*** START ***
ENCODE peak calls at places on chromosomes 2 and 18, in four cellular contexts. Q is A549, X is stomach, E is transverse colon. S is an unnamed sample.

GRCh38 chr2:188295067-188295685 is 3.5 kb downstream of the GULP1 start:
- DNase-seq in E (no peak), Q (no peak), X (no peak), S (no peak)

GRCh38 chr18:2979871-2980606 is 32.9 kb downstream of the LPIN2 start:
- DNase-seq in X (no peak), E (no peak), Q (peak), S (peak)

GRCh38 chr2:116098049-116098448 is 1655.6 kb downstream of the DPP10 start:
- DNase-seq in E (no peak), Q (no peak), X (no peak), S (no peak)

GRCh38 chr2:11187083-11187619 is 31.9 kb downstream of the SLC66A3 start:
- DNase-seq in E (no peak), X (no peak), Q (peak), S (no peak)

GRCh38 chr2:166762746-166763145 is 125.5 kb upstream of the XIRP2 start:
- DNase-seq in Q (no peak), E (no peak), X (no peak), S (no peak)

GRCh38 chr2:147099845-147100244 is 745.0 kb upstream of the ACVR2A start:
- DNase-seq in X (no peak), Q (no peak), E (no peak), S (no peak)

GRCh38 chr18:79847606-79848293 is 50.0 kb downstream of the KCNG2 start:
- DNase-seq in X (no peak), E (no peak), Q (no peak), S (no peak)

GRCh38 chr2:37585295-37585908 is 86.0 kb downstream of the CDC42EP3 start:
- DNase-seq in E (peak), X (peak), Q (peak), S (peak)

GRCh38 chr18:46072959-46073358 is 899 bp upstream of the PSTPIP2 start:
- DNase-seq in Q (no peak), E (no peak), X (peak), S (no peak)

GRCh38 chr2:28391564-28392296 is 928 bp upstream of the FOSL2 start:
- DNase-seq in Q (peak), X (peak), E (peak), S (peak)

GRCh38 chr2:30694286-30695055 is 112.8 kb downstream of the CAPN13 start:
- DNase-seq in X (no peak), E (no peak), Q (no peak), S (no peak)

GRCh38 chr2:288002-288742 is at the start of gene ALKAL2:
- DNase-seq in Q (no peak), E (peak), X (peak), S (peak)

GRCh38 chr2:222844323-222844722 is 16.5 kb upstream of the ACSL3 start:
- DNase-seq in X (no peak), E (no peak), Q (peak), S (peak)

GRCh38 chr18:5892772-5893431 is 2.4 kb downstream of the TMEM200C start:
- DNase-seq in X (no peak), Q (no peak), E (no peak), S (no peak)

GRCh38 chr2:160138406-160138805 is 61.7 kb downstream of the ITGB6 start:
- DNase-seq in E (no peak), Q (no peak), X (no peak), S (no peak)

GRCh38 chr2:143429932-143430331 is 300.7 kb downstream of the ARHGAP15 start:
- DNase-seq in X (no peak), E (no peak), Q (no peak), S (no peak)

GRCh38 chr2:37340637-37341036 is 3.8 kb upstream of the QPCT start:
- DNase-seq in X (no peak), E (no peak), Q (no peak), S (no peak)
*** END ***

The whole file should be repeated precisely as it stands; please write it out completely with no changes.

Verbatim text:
ENCODE peak calls at places on chromosomes 2 and 18, in four cellular contexts. Q is A549, X is stomach, E is transverse colon. S is an unnamed sample.

GRCh38 chr2:188295067-188295685 is 3.5 kb downstream of the GULP1 start:
- DNase-seq in E (no peak), Q (no peak), X (no peak), S (no peak)

GRCh38 chr18:2979871-2980606 is 32.9 kb downstream of the LPIN2 start:
- DNase-seq in X (no peak), E (no peak), Q (peak), S (peak)

GRCh38 chr2:116098049-116098448 is 1655.6 kb downstream of the DPP10 start:
- DNase-seq in E (no peak), Q (no peak), X (no peak), S (no peak)

GRCh38 chr2:11187083-11187619 is 31.9 kb downstream of the SLC66A3 start:
- DNase-seq in E (no peak), X (no peak), Q (peak), S (no peak)

GRCh38 chr2:166762746-166763145 is 125.5 kb upstream of the XIRP2 start:
- DNase-seq in Q (no peak), E (no peak), X (no peak), S (no peak)

GRCh38 chr2:147099845-147100244 is 745.0 kb upstream of the ACVR2A start:
- DNase-seq in X (no peak), Q (no peak), E (no peak), S (no peak)

GRCh38 chr18:79847606-79848293 is 50.0 kb downstream of the KCNG2 start:
- DNase-seq in X (no peak), E (no peak), Q (no peak), S (no peak)

GRCh38 chr2:37585295-37585908 is 86.0 kb downstream of the CDC42EP3 start:
- DNase-seq in E (peak), X (peak), Q (peak), S (peak)

GRCh38 chr18:46072959-46073358 is 899 bp upstream of the PSTPIP2 start:
- DNase-seq in Q (no peak), E (no peak), X (peak), S (no peak)

GRCh38 chr2:28391564-28392296 is 928 bp upstream of the FOSL2 start:
- DNase-seq in Q (peak), X (peak), E (peak), S (peak)

GRCh38 chr2:30694286-30695055 is 112.8 kb downstream of the CAPN13 start:
- DNase-seq in X (no peak), E (no peak), Q (no peak), S (no peak)

GRCh38 chr2:288002-288742 is at the start of gene ALKAL2:
- DNase-seq in Q (no peak), E (peak), X (peak), S (peak)

GRCh38 chr2:222844323-222844722 is 16.5 kb upstream of the ACSL3 start:
- DNase-seq in X (no peak), E (no peak), Q (peak), S (peak)

GRCh38 chr18:5892772-5893431 is 2.4 kb downstream of the TMEM200C start:
- DNase-seq in X (no peak), Q (no peak), E (no peak), S (no peak)

GRCh38 chr2:160138406-160138805 is 61.7 kb downstream of the ITGB6 start:
- DNase-seq in E (no peak), Q (no peak), X (no peak), S (no peak)

GRCh38 chr2:143429932-143430331 is 300.7 kb downstream of the ARHGAP15 start:
- DNase-seq in X (no peak), E (no peak), Q (no peak), S (no peak)

GRCh38 chr2:37340637-37341036 is 3.8 kb upstream of the QPCT start:
- DNase-seq in X (no peak), E (no peak), Q (no peak), S (no peak)